Although photographs of the BAC in situ hybridizations have been archived, the initial physical mapping of scaffolds was based on the assignment of BAC clones to lettered subdivisions in the polytene chromosome complement. This resulted in some ambiguity in physical map assignments and in orientation, particularly of the shorter scaffolds. In the initial MOZ1 assembly, 30 of the largest scaffolds (187,844,042 bp) were mapped and oriented and an additional 112 scaffolds were mapped but not oriented (45,266,526 bp), for a total of 84% of the assembly sequence having a formal map assignment. In some instances, more than one small scaffold mapped to the same lettered subdivision, in which case order and possibly orientation were assigned arbitrarily. The remaining 8845 unmapped scaffolds were arbitrarily assigned to an 'unmapped chromosome.' The MOZ1 assembly was the subject of the initial genome annotation described in Holt et al. (2002), and the assembly and associated annotation were displayed on the EBI/Sanger Ensembl Genome Browser on 29 May 2002.

The first update to the MOZ1 assembly, MOZ2 involved the results of a concerted effort to correct some of the ambiguities in scaffold map locations and orientations by manual analysis of the archived BAC chromosome hybridization photographs and by the hybridization of a small number of new BAC clones selected to resolve questions of scaffold orientation. The new AGP file, and early draft of which was first displayed on the A. gambiae genome poster published in the 4 October 2002 issue of Science, formed the basis of a new annotation and gene build displayed on 1 October 2003 (MOZ2) (Mongin et al. 2004). This assembly was also 278 Mb. The automated Ensembl gene-building system was used, repeated sequence elements and regions of low complexity were masked, coding regions were identified using BLAST and ESTs were mapped to the genome.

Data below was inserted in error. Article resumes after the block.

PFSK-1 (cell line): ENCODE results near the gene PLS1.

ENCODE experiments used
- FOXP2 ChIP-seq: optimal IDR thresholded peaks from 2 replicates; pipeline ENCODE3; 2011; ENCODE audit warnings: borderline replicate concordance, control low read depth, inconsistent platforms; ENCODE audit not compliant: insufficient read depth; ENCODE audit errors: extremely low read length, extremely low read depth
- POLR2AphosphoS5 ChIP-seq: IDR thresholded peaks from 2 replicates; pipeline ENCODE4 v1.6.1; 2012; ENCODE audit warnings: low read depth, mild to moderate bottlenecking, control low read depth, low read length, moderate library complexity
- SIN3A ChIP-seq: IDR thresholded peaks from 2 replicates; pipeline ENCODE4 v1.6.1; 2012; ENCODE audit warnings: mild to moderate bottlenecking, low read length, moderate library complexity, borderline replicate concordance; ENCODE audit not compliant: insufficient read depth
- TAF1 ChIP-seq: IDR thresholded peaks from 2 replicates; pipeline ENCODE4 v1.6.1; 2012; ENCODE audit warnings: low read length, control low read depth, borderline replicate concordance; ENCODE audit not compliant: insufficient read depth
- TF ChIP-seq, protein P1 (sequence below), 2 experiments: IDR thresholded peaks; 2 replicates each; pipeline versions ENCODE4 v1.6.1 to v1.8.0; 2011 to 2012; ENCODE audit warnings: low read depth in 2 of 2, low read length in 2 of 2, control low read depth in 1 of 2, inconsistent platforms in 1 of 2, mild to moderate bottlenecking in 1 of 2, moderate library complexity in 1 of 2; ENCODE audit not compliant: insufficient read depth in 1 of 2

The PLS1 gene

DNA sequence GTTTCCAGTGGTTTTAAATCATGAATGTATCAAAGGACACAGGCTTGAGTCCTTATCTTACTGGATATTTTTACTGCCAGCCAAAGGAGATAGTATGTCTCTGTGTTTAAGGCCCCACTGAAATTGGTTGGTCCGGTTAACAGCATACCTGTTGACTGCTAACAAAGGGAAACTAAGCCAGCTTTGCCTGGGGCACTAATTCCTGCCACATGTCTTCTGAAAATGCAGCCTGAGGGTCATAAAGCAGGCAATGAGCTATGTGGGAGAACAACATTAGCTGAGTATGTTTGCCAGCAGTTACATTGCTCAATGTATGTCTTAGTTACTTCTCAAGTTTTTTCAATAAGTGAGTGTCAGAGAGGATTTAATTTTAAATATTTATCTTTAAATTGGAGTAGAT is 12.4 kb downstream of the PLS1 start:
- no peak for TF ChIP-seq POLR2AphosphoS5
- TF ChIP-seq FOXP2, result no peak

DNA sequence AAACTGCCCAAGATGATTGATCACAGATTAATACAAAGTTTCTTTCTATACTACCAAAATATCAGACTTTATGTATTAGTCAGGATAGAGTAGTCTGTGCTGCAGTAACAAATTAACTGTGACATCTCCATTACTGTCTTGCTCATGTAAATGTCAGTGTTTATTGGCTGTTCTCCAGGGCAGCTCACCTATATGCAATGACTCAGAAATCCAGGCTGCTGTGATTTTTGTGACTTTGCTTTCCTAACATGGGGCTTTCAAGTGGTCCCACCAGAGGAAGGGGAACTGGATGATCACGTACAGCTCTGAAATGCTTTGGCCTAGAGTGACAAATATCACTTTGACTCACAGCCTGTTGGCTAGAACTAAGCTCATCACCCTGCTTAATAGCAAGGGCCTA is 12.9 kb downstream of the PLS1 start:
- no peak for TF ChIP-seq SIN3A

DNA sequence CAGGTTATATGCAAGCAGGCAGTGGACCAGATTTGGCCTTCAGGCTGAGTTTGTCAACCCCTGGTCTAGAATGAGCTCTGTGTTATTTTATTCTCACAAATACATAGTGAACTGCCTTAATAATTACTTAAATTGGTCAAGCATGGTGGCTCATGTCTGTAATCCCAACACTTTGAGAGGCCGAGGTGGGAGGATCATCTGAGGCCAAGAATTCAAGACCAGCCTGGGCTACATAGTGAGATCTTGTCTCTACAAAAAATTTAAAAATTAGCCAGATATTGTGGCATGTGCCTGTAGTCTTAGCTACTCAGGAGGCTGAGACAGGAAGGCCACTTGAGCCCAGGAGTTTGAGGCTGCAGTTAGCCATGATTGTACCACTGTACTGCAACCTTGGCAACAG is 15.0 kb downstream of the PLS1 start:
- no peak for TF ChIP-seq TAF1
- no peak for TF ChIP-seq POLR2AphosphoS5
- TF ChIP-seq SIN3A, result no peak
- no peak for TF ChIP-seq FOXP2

Genome Size (bp): 
Scaffold count: 
8 987
Release date: 
Wednesday, October 1, 2003


The Anopheles gambiae PEST strain was chosen for genome sequencing because it had both a fixed, standard chromosomal arrangement and a sex-linked pink eye mutation that could readily be used as an indicator of cross-colony contamination. The pink eye mutation originated in a colony called A. gambiae LPE established in 1951 at the London School of Hygiene and Tropical Medicine from mosquitoes collected in Lagos, Nigeria.